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YouTube debuts student subs as originals strategy evolves


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YouTube has followed other music-streaming services in launching cut-price subscriptions for students, albeit only in the US for now. Full-time students at accredited colleges or universities there will be able to get YouTube Music Premium for $4.99 a month, or YouTube Premium for $6.99 a month – although they can ‘lock in’ the latter for $5.99 a month if they sign up by the end of January.

The pricing gap mirrors that for the non-student subscriptions ($9.99 a month for YouTube Music and $11.99 a month for YouTube Premium). The plans will go head to head with the student offerings for audio music-streaming services, most notably Spotify’s $4.99-a-month offer that includes access to video service Hulu’s ‘limited commercials’ tier as well as Showtime.

There isn’t much data on how popular these plans are, but they are likely to gain in strategic importance as time goes on. Why? Because they’ll be an important way music-streaming services can migrate younger listeners from family plans paid for by parents to their own individual subscriptions – which will then (if all goes well) convert to a full-price subscription when they leave the education system.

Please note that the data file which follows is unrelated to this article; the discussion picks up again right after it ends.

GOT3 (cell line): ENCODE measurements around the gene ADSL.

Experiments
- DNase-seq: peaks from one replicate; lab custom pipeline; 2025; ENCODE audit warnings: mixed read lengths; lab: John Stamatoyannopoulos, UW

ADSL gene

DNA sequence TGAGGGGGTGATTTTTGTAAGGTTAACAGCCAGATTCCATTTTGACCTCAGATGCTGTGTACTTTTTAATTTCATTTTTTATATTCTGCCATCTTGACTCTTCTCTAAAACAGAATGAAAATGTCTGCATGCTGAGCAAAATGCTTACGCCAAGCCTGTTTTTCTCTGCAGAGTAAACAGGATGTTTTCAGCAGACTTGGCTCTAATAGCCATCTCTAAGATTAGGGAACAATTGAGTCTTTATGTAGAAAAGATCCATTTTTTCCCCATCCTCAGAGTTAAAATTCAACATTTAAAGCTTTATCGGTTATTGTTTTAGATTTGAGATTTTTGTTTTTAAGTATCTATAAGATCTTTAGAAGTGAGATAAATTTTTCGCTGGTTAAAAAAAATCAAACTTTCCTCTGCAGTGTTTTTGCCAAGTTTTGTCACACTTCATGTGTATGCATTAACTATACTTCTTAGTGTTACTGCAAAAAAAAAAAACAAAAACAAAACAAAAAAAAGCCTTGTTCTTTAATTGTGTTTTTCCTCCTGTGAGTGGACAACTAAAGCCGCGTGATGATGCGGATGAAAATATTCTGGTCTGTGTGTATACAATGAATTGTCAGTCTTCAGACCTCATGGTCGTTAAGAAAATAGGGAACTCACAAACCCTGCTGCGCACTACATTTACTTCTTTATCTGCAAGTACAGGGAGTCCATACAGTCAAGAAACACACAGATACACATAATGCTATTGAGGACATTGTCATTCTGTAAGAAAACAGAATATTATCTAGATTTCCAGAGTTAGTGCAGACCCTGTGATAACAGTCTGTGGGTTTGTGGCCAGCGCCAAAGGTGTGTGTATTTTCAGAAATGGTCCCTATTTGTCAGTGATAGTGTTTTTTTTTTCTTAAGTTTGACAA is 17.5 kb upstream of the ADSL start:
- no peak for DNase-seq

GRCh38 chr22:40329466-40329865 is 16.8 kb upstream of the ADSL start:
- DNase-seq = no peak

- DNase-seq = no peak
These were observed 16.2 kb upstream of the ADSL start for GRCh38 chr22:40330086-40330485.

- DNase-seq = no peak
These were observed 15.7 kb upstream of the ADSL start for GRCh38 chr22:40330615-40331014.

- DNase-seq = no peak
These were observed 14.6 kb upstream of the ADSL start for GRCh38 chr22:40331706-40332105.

Getting back to YouTube, though: there’s a question about the value of the wider-than-just-music YouTube Premium subscription. Reuters reports that YouTube is planning a change in its ‘originals’ strategy, making its commissioned shows available for free supported by advertising, rather than restricting them to premium subscribers.

“The shift in strategy means that starting in 2020, a YouTube Premium subscription will no longer be the only way to watch most original programs, with all users having some access,” claimed the report, which presented the news as coming from YouTube itself, and adding that “some future programing or behind-the-scenes content may remain exclusive to subscribers, if only for a brief time”.

Without exclusive originals, the key reasons to pay for YouTube Premium boil down to ad-free viewing, and the ability to download videos to watch offline. It does mean larger audiences (and potentially decent-money brand partnerships) for YouTube’s original shows. We’ve seen this at work already with music in the form of ‘Simply Complicated’, a documentary about Demi Lovato. Released in October 2017, it has since notched up 23.8m views, with a director’s cut subsequently released behind the Premium paywall.

Stuart Dredge

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